Conn. city fire chief proposes doubling department staff budget to voters

Fire Chief Tom Casey said there are so few volunteers responding to calls in Preston that, “we’re at the point now where it’s unknown whether anyone is coming”


Claire Bessette
The Day, New London, Conn.

PRESTON, Conn. — Residents will get a chance to ask questions Thursday on the 2019-20 proposed town and school budgets, including an effort by fire Chief Tom Casey to boost paid firefighter and EMT coverage to nearly full-time levels, a move that would nearly double the fire staffing budget.

Casey’s original proposal called for having enough paid staff on duty to provide at least two responders to any incident in town, including a request for $57,814 to hire one full-time firefighter and another $201,000 to hire per diem staff to cover shifts throughout the week. The move would nearly double the proposed fire department budget to $435,087.

But the Board of Finance cut $32,000 from the fire budget in its deliberations on April 24 as part of $75,000 in cuts to the $3.9 million town government budget. The board cut $200,000 from the requested school budget of $12.289 million.

The budget public hearing will be at 7:30 p.m. Thursday at the Preston Plains Middle School.

Casey said Wednesday the $32,000 cut represents 148 per diem shifts of 12 hours each for the 2019-20 fiscal year. Town and fire safety officials will have to decide on which days and hours the town will run short of emergency response coverage.

Currently, he said, there are so few volunteers responding to calls in Preston that, “we’re at the point now where it’s unknown whether anyone is coming.”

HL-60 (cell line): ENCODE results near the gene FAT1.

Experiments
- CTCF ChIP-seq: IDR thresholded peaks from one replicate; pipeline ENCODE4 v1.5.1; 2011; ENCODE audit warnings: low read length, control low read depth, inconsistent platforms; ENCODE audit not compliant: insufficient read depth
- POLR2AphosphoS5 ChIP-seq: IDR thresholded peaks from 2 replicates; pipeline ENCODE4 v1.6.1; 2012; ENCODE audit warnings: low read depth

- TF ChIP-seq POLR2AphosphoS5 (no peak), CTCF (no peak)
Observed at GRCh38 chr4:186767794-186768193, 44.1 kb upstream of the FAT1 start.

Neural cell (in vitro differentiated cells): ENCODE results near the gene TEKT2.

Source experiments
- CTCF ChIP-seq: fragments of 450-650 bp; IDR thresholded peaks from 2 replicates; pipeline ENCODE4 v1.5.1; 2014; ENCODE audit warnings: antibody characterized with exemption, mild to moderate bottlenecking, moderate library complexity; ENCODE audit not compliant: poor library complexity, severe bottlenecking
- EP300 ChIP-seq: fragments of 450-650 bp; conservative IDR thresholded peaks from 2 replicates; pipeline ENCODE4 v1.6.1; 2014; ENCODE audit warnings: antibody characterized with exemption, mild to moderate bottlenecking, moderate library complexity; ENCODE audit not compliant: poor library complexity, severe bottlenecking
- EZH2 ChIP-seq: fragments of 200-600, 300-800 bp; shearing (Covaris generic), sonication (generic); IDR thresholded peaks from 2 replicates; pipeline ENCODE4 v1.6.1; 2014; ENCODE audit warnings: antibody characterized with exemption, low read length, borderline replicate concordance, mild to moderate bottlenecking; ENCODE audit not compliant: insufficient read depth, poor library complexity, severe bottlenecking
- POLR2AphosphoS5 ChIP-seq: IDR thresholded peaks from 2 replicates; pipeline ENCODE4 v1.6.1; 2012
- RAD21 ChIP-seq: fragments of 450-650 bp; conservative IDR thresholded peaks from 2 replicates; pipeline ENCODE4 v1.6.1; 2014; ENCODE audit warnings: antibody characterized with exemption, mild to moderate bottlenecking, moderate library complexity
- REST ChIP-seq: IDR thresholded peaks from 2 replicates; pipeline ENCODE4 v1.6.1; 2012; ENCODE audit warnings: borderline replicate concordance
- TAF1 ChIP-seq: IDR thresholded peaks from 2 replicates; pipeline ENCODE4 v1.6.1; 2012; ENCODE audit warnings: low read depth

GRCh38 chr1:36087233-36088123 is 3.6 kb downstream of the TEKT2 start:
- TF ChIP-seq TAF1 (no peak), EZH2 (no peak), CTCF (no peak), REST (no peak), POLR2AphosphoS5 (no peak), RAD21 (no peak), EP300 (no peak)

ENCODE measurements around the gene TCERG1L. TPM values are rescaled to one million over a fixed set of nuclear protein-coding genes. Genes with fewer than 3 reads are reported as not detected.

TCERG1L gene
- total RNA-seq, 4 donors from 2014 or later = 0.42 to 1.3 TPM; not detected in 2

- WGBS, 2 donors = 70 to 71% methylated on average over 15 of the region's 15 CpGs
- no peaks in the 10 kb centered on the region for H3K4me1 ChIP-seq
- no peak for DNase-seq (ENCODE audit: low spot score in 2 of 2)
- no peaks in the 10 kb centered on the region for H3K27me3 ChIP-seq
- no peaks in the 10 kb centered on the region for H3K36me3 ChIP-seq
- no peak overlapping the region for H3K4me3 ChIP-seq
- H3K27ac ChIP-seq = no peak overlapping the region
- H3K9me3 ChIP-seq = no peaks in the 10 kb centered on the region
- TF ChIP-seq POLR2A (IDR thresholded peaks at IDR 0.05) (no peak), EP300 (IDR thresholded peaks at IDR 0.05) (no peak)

Casey’s original plan would have had at least two paid firefighters on duty 24 hours a day, in addition to his position as paid fire chief.

Currently, Preston has coverage from 8 a.m. to 4 p.m. Monday through Friday, with one or two paid firefighters/EMTs, plus one full-time firefighter and the paid chief. On nights and weekends, the town has one part-time per diem firefighter from 10 p.m. to 6 a.m. and one firefighter on an evening shift from 4 p.m. to midnight.

The staffing partly is subsidized by the Poquetanuck Ambulance Co., which started contributing $20,000 for per diem firefighter/EMT coverage last July, at the start of the current fiscal year. The ambulance company added $20,000 more in January for another per diem shift and has pledged to boost its contribution to $70,000 in 2019-20.

Poquetanuck Deputy Chief Russ Holland told the finance board in April that the ambulance company anticipates revenue increases through insurance by responding to more calls in town.

Casey said once the budget is approved by residents this spring or summer, he will begin advertising for trained, part-time firefighters and create a schedule — as he now does — for as many shifts as the budget can cover.

Casey currently has a list of 15 people to cover the town’s funded per diem shifts. They provide him with their available dates and times and he works out a schedule each week and month.

Casey said he is not concerned about as issue enveloping other local towns with combined volunteer and per diem paid firefighters. Towns have learned that the federal Fair Labor Act prohibits town employees from “performing volunteer services for the same entity by which they are employed.” A longtime Waterford volunteer firefighter recently filed a claim in that town for financial compensation for all hours he worked as a volunteer firefighter for the past three decades. The firefighter has worked part-time shifts since the early 1980s.

Casey said only three of the current per diem firefighters are volunteer firefighters in Preston, and they generally are not available to respond to calls when they are not on paid duty.

“There are so few volunteers responding, I don’t see it as an issue,” Casey said. “I think volunteering as we know it is changing, and the way we used to think of volunteering is becoming a thing of the past.”

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©2019 The Day (New London, Conn.)

McClatchy-Tribune News Service

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